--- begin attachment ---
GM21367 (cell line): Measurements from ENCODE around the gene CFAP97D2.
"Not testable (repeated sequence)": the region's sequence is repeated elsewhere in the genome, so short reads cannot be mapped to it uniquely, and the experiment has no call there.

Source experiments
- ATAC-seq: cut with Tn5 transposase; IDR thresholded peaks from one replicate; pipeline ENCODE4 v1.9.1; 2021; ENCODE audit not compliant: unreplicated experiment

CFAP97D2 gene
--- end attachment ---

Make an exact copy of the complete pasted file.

GM21367 (cell line): Measurements from ENCODE around the gene CFAP97D2.
"Not testable (repeated sequence)": the region's sequence is repeated elsewhere in the genome, so short reads cannot be mapped to it uniquely, and the experiment has no call there.

Source experiments
- ATAC-seq: cut with Tn5 transposase; IDR thresholded peaks from one replicate; pipeline ENCODE4 v1.9.1; 2021; ENCODE audit not compliant: unreplicated experiment

CFAP97D2 gene